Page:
As a small child I remember a special, cylindrical box in my mother's spice cabinet. It was decorated in a fine wallpaper-like pattern with an observation window at the top. This was a very special box. In it contained the most magical cake topper a 4 year old could imagine. Sugar coated, sparkling, candied violets. Fairy food.
It was my sister Catherine's first birthday and our mother being who she is, threw the most enchanted 1st birthday a big sister could image. Let's face it, a 1st birthday is always for the family around the guest of honor. And when there is an older sibling involved it is always extremely special for them in particular.
On that day, I felt very privileged to be able to help my mother put the finishing touches on that crisp, white cake. The impression that was left with me is how special flowers can be in the most unexpected places.
The use of flowers in food create a huge impact, not only with their added visual beauty and enticing aromas, in a salad for instance, but also with their variety of flavors ranging from spicy to sweet. That being said it is crucial to know which ones are safe to eat. When selecting flowers for consumption it is important to make sure they are non-toxic and not poisonous.
From Martha Stewart Living May, 2013, Edible Flowers article on-line, I pulled the following important information regarding flower selection, as well as a list of common edible flowers. For safety, choose only unsprayed flowers from your garden, farmers market, or other reputable sources that grow flowers for human consumption. Be sure that these products are not from florist shops, garden centers, nurseries or retailers that are providing these flowers for aesthetic purposes and may have been sprayed with herbicides and pesticides. When picking flowers in the wild it is very important you identify the species. It is also important to avoid picking flowers along the roadside as these are contaminated by car exhaust fumes. And with all flowers, it is important to wash them before eating.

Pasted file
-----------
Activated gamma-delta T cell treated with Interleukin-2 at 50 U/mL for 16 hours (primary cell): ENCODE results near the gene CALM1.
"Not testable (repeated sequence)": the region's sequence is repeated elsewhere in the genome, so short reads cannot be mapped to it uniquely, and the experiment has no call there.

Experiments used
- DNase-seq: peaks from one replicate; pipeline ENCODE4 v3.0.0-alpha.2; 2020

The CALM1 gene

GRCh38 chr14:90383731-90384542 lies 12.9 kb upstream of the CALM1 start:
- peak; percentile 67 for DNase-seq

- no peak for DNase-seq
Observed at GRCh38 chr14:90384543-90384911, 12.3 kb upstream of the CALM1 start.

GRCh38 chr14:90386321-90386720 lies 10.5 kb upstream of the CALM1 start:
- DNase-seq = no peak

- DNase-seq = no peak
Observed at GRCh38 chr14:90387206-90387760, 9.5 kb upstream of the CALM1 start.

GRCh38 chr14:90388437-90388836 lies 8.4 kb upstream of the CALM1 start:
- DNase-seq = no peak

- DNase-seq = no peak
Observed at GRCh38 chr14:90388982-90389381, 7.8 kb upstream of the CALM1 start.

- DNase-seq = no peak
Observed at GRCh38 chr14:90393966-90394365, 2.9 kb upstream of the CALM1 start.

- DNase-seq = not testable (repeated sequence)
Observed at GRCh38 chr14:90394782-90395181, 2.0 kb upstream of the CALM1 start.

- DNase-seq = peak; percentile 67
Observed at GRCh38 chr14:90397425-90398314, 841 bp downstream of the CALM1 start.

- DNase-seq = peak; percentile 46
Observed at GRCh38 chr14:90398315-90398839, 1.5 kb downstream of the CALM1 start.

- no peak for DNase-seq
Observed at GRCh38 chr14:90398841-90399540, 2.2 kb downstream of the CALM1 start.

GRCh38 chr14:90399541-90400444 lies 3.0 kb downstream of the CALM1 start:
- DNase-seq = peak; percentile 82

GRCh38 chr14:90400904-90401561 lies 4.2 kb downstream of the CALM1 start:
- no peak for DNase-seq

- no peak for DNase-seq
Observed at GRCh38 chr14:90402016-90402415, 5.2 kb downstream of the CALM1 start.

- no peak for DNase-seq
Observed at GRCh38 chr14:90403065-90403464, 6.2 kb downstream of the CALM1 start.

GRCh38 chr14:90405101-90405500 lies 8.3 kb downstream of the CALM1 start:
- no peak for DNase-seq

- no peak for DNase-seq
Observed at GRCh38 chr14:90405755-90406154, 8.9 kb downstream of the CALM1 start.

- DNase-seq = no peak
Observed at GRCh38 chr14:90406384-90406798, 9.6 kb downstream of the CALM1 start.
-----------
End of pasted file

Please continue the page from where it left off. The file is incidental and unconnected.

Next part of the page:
Common Edible Flowers (Petals Only)
culinary herb flowers, such as basil, borage, chamomile, and chive
honeysuckle (caveat: its berries are highly poisonous)
pansy and viola
Spring is just around the corner, and Catherine's birthday is right at the start of this season. Inspired by all things blooming and that memory of her 1st birthday with the candied flowers, I decided to make her a wonderful, edible floral present for her gift this year. Stay tuned this week to see what I have come up with! And in the meantime enjoy these pictures of the birthday cake I threw together. Just a few pansies thrown on a simple, white frosted cake can create so many oohs and aahs.